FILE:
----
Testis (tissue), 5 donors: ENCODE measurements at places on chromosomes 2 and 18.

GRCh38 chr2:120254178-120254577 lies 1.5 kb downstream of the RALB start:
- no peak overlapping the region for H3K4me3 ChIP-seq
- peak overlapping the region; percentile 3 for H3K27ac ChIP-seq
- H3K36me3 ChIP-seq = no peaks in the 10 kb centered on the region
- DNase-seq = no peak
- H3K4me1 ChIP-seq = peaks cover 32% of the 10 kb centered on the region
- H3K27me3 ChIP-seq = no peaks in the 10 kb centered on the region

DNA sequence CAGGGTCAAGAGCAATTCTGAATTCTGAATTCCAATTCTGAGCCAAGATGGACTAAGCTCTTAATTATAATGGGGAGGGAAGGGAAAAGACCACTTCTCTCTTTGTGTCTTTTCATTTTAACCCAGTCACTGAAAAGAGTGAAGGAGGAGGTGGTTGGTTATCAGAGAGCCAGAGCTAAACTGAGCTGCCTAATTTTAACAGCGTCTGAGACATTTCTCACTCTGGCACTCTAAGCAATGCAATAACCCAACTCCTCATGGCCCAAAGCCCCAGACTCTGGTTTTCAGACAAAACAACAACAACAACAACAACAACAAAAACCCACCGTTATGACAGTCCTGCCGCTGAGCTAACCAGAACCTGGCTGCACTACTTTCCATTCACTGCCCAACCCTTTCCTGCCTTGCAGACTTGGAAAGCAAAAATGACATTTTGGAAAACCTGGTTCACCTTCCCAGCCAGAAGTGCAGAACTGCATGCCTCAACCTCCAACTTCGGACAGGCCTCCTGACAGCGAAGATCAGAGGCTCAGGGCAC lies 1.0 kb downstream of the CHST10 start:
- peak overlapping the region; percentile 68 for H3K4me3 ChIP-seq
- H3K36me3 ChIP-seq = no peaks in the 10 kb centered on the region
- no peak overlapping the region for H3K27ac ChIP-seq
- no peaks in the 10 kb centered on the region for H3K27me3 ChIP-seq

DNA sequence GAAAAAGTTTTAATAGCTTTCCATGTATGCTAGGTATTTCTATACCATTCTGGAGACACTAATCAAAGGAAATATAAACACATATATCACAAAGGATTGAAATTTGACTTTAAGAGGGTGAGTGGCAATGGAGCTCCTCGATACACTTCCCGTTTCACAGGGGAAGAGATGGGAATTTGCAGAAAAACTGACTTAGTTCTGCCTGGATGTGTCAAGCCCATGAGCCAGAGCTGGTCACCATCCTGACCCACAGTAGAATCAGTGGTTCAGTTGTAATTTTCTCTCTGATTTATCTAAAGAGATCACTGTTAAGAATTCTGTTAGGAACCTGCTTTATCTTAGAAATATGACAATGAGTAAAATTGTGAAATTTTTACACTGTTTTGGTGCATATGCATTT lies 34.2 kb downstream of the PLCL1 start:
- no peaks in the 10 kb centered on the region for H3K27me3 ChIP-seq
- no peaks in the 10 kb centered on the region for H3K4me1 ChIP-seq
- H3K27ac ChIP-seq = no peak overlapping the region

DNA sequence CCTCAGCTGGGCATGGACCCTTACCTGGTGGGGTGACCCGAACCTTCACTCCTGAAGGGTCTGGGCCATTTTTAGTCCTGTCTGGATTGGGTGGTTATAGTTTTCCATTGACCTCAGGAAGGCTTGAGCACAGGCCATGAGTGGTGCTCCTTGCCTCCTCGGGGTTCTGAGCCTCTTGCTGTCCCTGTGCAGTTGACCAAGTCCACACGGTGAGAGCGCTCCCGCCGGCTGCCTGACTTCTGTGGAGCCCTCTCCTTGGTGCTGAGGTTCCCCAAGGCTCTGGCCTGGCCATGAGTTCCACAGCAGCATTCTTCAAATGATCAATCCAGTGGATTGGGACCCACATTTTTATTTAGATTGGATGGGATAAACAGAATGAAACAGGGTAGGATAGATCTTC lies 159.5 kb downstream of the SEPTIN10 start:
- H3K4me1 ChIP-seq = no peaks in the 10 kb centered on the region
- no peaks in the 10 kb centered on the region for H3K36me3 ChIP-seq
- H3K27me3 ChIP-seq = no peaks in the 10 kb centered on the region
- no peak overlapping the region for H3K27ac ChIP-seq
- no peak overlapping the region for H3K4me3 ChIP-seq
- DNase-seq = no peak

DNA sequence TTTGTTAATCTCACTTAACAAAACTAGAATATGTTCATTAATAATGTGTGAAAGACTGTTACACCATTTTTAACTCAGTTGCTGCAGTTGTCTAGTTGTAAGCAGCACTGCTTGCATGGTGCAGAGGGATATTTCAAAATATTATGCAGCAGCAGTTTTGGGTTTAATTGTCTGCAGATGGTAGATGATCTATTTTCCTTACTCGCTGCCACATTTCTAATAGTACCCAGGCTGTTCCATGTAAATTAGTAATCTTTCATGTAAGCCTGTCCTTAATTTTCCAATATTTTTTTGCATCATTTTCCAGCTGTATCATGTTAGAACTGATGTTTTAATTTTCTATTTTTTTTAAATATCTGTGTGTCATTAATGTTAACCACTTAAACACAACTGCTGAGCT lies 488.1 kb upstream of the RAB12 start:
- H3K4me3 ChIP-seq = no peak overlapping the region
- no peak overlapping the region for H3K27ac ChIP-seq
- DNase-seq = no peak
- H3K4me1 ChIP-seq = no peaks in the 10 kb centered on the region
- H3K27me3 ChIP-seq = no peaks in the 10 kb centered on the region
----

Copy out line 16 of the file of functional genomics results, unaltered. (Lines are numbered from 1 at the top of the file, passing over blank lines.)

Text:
- no peaks in the 10 kb centered on the region for H3K4me1 ChIP-seq